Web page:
Thursday, May 21, 2009

Amazing Writing Music

I've finally realized what music I like to have playing while I'm writing. I don't even remember how long ago it was that iTunes had a free download of Ludovico Einaudi's song "Andare" from his album Divenire. I like to download things that I might like, so I got this one. Piano has never been my favorite and it was a little slow for my liking at first, but then I started to really like it. Particularly as background music to staring out the window. . .

I've been interested in so much new music lately, though, that I didn't buy the entire CD until last week. Friday, actually. And I have one word to describe it: amazing. Each note carries so much weight that you can be fully focused on the music and not notice time passing by (and it's a pretty long CD.) The depth of every sound brings your mind to such a capability of thought. I guess you could say it's "stirring" music.

I think "Andare" is still my favorite track, but that's probably also because I'm more familiar with it. I've written a lot of things to its wonderful tune. But that wasn't always the best thing to do, since it's only seven minutes long and most things take a little longer than seven minutes to write. Now that I have the entire CD, I can wait much longer before I have to start it over. In fact, it's playing right now.

Tuesday, May 19, 2009

A Few Thoughts

I didn't feel like reading Stephenie Meyer's The Host until just recently. It just didn't seem to appeal to me (though I can say the same for Twilight), but when I heard about the first anniversary of its publication a little while ago, I decided to look into it some more. I'd read the prologue on Stephenie's site, but this time, I read some of Chapter 4 (which is the other sample she gives.) I had to know more about these characters, simple as that, so I went out and bought the book that weekend.

I finished it in five days, about a week ago. One thing I just have to like about it is that it takes place, for the most part, in Arizona. It's just wonderful to see someone else who loves it here, as well. In honor of this, I photographed the book outside. I couldn't choose which picture I liked best, so here are my two favorites. The second one really makes the already-creepy cover look even creepier. . .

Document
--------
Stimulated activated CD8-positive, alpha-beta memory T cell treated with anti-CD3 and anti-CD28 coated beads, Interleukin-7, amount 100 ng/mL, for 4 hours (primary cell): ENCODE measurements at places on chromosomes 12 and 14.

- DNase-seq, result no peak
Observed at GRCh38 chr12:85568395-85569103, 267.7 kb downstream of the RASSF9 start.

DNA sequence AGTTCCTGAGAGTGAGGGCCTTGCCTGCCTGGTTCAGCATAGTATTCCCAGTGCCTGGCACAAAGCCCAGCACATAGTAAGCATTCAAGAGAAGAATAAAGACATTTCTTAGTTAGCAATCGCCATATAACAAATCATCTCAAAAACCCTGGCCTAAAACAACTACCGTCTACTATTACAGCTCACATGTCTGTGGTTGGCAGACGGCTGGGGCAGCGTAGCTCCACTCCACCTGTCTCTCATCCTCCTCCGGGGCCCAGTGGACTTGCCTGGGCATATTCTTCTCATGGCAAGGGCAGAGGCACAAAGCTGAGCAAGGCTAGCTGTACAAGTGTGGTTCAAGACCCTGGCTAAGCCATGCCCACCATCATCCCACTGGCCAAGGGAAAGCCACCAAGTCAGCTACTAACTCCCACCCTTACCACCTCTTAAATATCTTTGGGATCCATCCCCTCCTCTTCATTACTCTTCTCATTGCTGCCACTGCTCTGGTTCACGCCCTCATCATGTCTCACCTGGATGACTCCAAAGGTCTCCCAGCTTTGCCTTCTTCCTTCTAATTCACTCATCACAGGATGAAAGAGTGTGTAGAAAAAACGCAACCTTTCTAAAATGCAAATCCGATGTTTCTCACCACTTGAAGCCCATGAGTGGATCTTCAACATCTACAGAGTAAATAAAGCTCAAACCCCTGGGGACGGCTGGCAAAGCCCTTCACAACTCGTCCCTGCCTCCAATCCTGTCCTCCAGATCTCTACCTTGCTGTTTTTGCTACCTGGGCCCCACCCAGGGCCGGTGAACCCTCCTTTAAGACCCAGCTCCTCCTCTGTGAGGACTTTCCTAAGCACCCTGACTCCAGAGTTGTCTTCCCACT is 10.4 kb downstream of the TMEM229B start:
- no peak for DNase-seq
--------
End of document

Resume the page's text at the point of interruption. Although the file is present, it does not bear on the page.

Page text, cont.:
A quick rundown of the plot: Earth is taken over by "souls" that live like parasites in the "host" bodies of humans. There are a still some people left resisting them, including Melanie, who is captured and given as the host for Wanderer. Melanie won't give up control of her mind, though, and she makes Wanderer love the same things she does, so they go in search of the resistance.

There's something about Stephenie Meyer that's going to make me keep up with her writing, whatever the plot summaries are. She does something with a person's internal mind that's very addictive. With The Host, she considers the idea of identity. How much of what a person is like is his choice? How much is just the way he's designed? What can you change and what is inevitable?

That said, it was an interesting read. I especially liked the last bit, with Wanderer's decision. Here's another thing about Stephenie: she can show a character who makes a choice he or she believes in entirely as the right thing, but it's a choice that can be questioned. A choice that you want to disagree with, but may not be able to say whether it's right or wrong. In any case, I'm happy with the final ending and would be fine with just letting it stay that way. But if The Host ends up being a trilogy. . . well, I'd keep reading, but the book is complete enough in itself, it seems.